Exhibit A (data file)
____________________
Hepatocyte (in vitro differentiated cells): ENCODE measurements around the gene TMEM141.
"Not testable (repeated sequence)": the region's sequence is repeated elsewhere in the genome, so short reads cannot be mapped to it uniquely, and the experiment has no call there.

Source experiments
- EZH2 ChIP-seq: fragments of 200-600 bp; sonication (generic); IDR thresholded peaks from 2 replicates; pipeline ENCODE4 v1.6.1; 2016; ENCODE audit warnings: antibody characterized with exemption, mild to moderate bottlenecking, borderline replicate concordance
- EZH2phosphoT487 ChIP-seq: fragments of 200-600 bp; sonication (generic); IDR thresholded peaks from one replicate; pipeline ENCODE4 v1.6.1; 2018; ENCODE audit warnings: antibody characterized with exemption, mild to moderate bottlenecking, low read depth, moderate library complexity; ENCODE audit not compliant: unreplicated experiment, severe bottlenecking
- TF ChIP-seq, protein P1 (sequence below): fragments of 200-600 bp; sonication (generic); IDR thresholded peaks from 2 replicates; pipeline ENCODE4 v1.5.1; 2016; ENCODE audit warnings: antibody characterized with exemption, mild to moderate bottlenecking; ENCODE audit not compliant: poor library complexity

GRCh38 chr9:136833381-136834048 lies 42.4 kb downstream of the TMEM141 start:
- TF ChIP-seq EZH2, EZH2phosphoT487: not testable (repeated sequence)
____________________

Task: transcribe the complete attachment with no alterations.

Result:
Hepatocyte (in vitro differentiated cells): ENCODE measurements around the gene TMEM141.
"Not testable (repeated sequence)": the region's sequence is repeated elsewhere in the genome, so short reads cannot be mapped to it uniquely, and the experiment has no call there.

Source experiments
- EZH2 ChIP-seq: fragments of 200-600 bp; sonication (generic); IDR thresholded peaks from 2 replicates; pipeline ENCODE4 v1.6.1; 2016; ENCODE audit warnings: antibody characterized with exemption, mild to moderate bottlenecking, borderline replicate concordance
- EZH2phosphoT487 ChIP-seq: fragments of 200-600 bp; sonication (generic); IDR thresholded peaks from one replicate; pipeline ENCODE4 v1.6.1; 2018; ENCODE audit warnings: antibody characterized with exemption, mild to moderate bottlenecking, low read depth, moderate library complexity; ENCODE audit not compliant: unreplicated experiment, severe bottlenecking
- TF ChIP-seq, protein P1 (sequence below): fragments of 200-600 bp; sonication (generic); IDR thresholded peaks from 2 replicates; pipeline ENCODE4 v1.5.1; 2016; ENCODE audit warnings: antibody characterized with exemption, mild to moderate bottlenecking; ENCODE audit not compliant: poor library complexity

GRCh38 chr9:136833381-136834048 lies 42.4 kb downstream of the TMEM141 start:
- TF ChIP-seq EZH2, EZH2phosphoT487: not testable (repeated sequence)